Q & A with Kathy Griffin

Comedian Kathy Griffin. CBS

You might say it was ANYTHING but by-the-numbers for Kathy Griffin, who joined Anderson Cooper in Times Square last night for the dropping of the Times Square ball. She's been shocking - even offending - audiences with her comedy for years now. But as our Mo Rocca discovered, she makes NO APOLOGIES . . .


Kathy Griffin makes fun of pretty much everyone. Her mother Maggie, herself, and - more than anyone else - Hollywood stars.

A lot of people think she's funny. If you don't, well, she says that's too bad.

"I have a no-apology policy," she said. "No apologies for jokes. I apologize in my real life all the time. I say ridiculous things, I make mistakes constantly. But when I'm on stage, I'm at a microphone . . . it's a joke!"

But sometimes, the audience isn't quite in on the joke, like the time in 2007 when her reality show "My Life on the D-List" was nominated for an Emmy.

Leaving nothing to chance, Griffin plotted her speech carefully.

"I wanted a speech that would be water-cooler worthy," she told Rocca, "meaning, I thought if I don't get up there and say something outrageous, no one's going to ever know I won an Emmy"

People certainly knew she'd won that Emmy!

"A lot of people come up here and they thank Jesus for this award . . . I want you to know that no one had less to do with this award than Jesus. So, all I can say is, 'Suck it, Jesus. This award is my god now!'"

The speech angered religious groups across the country, from the Catholic League to a Christian theater group in Pigeon Forge, Tenn., which ran a full-page ad in USA Today denouncing Griffin.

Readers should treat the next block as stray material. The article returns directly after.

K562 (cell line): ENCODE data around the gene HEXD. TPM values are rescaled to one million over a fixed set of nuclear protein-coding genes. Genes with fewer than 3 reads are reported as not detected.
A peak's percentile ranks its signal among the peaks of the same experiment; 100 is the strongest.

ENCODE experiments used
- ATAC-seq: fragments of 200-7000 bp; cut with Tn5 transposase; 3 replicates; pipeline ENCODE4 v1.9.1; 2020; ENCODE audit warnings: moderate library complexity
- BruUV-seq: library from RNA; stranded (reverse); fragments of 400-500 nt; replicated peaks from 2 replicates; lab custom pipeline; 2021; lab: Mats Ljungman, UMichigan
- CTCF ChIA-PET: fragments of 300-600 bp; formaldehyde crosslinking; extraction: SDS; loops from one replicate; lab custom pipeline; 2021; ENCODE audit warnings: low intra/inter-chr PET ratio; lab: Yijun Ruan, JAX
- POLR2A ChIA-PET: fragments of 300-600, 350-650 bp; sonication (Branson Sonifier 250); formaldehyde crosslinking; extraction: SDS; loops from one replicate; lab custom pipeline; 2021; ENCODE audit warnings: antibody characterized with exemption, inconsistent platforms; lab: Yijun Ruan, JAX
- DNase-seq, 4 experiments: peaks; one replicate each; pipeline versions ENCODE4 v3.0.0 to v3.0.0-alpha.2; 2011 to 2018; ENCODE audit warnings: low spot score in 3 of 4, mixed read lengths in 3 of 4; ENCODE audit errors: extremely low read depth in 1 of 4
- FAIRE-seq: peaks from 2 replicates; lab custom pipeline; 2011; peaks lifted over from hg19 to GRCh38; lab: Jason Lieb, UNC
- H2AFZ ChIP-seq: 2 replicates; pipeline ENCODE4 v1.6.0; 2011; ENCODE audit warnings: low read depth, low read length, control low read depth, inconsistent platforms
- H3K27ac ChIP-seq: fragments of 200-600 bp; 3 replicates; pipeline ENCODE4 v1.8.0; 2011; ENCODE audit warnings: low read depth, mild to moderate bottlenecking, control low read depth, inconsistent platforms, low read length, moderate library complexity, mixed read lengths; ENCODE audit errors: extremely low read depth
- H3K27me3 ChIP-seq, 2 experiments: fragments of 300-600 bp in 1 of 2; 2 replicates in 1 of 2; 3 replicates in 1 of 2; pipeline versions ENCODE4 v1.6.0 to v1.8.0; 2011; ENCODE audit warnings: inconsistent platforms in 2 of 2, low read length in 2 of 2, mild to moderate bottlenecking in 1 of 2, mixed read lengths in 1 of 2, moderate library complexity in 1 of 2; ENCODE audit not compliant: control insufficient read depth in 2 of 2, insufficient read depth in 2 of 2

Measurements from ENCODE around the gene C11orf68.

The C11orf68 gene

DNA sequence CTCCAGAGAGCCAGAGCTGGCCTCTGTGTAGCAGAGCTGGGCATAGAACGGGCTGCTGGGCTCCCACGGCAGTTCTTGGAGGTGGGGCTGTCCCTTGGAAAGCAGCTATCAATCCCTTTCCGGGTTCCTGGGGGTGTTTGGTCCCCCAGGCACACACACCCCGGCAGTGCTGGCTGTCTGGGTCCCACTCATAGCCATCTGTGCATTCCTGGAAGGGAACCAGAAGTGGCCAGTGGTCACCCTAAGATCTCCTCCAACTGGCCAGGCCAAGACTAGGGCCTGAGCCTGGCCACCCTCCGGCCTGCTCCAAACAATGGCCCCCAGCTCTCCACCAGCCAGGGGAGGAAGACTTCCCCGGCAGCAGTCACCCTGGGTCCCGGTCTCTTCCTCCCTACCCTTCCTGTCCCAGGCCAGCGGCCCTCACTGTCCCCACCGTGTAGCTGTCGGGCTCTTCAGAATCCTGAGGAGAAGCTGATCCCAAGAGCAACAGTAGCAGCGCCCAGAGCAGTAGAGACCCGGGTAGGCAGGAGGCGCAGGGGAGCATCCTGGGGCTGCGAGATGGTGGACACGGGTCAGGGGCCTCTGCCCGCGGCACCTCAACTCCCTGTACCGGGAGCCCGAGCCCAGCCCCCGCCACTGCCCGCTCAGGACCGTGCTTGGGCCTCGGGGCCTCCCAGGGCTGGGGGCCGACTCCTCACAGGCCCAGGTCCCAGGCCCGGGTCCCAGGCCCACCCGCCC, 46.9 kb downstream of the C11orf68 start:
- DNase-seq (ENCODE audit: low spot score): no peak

She said the fallout was "heaven" for her: " I mean, it was comedy gold."

"So if you were going to answer seriously somebody who said, 'Kathy Griffin, why are you attacking Christianity,' what would you say?"

"I wouldn't even indulge them in an answer. I probably wouldn't even say anything as serious as, 'Get over yourself.'"

That sort of scorched-earth approach to comedy has endeared her to fans, but in Hollywood, she still gets close to no respect.

CBS
"I'll be honest, there's a part of me that does think I'm held to a different standard than my contemporaries and peers, and it's a little frustrating," Griffin said.

"A few years ago, Vanity Fair did a spread on women in comedy. Why the heck were you not in there?"

"Normally I try not to let that stuff bug me. But I have to admit when I saw that cover, you know, I had a couple of tearful days. When I'm not in the Maxim 'Sexiest Comedians' article, that one, you know, doesn't really hurt. But the Vanity Fair one hurt because I'm such a fan of the magazine."

Being a fan is what makes 51-year-old Kathy Griffin tick. She lays the blame squarely on her parents, John and Maggie, and her upbringing in Chicago, where the Griffins kept up on the latest celebrity gossip.

"Our dinner-table conversations were often political, current events, but also just peppered with a lot of celebrity - you know, we put these celebrities on such a pedestal."

"And you worshiped celebrity - was it like a love/hate thing?"

"No. I only worshiped celebrity at that time," Griffin said. "Keep in mind, I had never MET a celebrity and never thought I would in a million years."

But Griffin did dream of heading west and becoming a star. So after graduating from high school, she convinced her parents to move to Los Angeles for their retirement.

By day Griffin hustled as a temp. At night she honed her comedy chops at L.A.'s famed Groundlings Theatre, all the while living at home, until she was 28.

Her mom Maggie was just fine with that.

"You know why I didn't want her on her own?" Maggie Griffin told Rocca. "I didn't want her posing, like all the girls that pose nude on the calendars, cause they had no money."

"You didn't want Kathy having to go topless to make bread and butter," said Rocca.

"No, not at all. Honestly, we didn't want her doing any of that stuff."

"No, I don't think that, but, you know, other girls did, 'cause they needed the money. They had to pay rent and, you know, you read that about a lot of the girls that did that stuff. So we felt 'Keep her at home safe!'"

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